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Thread: Getting used to much lower CYA, stumped about what we're seeing

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    Join Date
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    Question Getting used to much lower CYA, stumped about what we're seeing

    OK, for the past couple of years -- in the midst of this California drought -- we've been making do with a pool that has an extremely high CYA because we didn't want to drain our pool. I forget the exact numbers (tested everything at the beginning of the season) but we were supposed to keep the chlorine levels high, at about 14-17, and we did so with no problems. No skin irritation, and all our other numbers except the sky-high CYA tested in a good range.

    According to my husband, he used on average about 6 cups of 8.25% bleach a day.

    Then we left town for the holiday weekend, and our pool was left "refilling" (read: overflowing)...for three days. When we came back, and saw what had happened, I tested all the numbers, and it was as if we had changed almost all the pool water. So, I got all our numbers back in range (added some borax and calcium) and saw in pool math that with our new CYA levels of 40, we want the chlorine to be between 3 and 7.

    When we tested it after coming home from our holiday weekend, it was down to about 2 but the water was constantly moving (refilling / overflowing). No sign of algae. My husband added about a half gallon of 8.25% bleach. the next day it was still 2. He added a gallon of 8.25% bleach. That morning it went up to 6, but by the afternoon, it was down to 2 again.

    To go from 6 cups a day to a gallon a day (and still not maintain the chlorine level) is very strange. We get pretty much sunlight, but we also have a good bit of shade before 9 am and after 3 pm. Would the low-ish CYA account for quick disappearance of the chlorine?

    We'd figured out the pool perfectly with the high CYA and now it feels we're starting form scratch.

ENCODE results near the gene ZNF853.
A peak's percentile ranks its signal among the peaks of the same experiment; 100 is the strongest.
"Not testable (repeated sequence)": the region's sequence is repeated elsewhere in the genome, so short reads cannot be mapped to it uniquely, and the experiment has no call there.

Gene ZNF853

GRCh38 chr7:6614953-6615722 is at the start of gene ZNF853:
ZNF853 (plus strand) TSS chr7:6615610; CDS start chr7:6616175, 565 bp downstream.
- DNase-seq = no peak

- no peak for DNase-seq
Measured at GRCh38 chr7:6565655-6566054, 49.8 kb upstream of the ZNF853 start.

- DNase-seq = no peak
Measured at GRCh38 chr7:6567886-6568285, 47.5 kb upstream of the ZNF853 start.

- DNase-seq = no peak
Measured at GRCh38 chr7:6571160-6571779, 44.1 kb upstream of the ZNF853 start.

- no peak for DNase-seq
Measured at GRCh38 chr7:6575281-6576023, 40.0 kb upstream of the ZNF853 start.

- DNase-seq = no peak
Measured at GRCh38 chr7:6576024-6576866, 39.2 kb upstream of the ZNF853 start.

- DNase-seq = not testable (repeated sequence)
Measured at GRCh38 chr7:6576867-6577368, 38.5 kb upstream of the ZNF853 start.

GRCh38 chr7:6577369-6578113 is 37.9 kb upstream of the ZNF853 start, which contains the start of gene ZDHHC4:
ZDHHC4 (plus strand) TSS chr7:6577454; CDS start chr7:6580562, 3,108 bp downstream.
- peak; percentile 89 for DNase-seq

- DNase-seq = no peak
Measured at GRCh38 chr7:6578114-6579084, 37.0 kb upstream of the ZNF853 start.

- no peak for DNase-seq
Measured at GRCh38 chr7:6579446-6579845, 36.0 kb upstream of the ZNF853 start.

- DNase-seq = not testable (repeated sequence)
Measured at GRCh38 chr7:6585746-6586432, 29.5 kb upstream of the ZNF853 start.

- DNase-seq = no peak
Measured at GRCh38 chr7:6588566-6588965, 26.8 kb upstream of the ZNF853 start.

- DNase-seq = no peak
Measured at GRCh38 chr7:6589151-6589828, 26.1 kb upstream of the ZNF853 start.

Thanks!
    ~13,000 gallon in-ground plaster pool, built in late 80s, refinished in fiberglass in 2013
    Pentair IntelliFlo 3HP Variable Speed Pump, 2014
    Old HP booster that runs a Polaris 280 sweep, ages unknown
    Old DE Filter, age unknown

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    Texas Splash's Avatar
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    Re: Getting used to much lower CYA, stumped about what we're seeing

    The fact that your CYA was reduced by so much can certainly impact your FC loss, especially in an area with a lot of sun. Even in my area, while the CYA range may ideally be 30-50, I end up going no lower than 50, sometimes 60-ish to save on chlorine. The sun just tears it up. All the Texas rains this season had me doing the same thing because it wiped-out my CYA level. I suspect you were just in a great routine with the relatively high CYA protecting your FC. If you are sure your CYA is only about 40, you always have the option to increase it a bit in increments of 10 to find that "happy balance" between CYA and FC. If at any time your water condition changes, or you believe something is just "off" in your water, you can always consider doing the overnight FC loss test, or post a full set of results for us to review. Hope this helps.
    Pat (a.k.a. Texas Splash) ~ My Pool: Viking Fiberglass; 17,888 Gal; Waterway Supreme 2-sp/2-hp pump; Hayward Ctg filter; TF-100 w/ Speed Stir
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    Richard320's Avatar
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    Re: Getting used to much lower CYA, stumped about what we're seeing

    You lose FC faster at higher concentrations as well as at lower CYA levels. So you're catching it from both sides.

    Anything more than half a jug of 8.25% Clorox in a day in a pool your size is excessive to me. It should be more like a quarter jug. Raise the CYA. Now's a good time to use up any leftover pucks. Four 8 oz pucks will add 10 CYA to your pool.
    16K freeform gunite with spa; Pentair 4000 DE filter; Century Whisperflow 1 HP; Pentair Minimax heater.
    Troublefree does not mean Maintenancefree. It's like brushing your teeth: You can spend a couple minutes a day and pennies a week or go to the dentist once a year and spend several thousand dollars.
    A pool is like a pet - you have to feed it every day, even the days you don't want to play with it!

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    Re: Getting used to much lower CYA, stumped about what we're seeing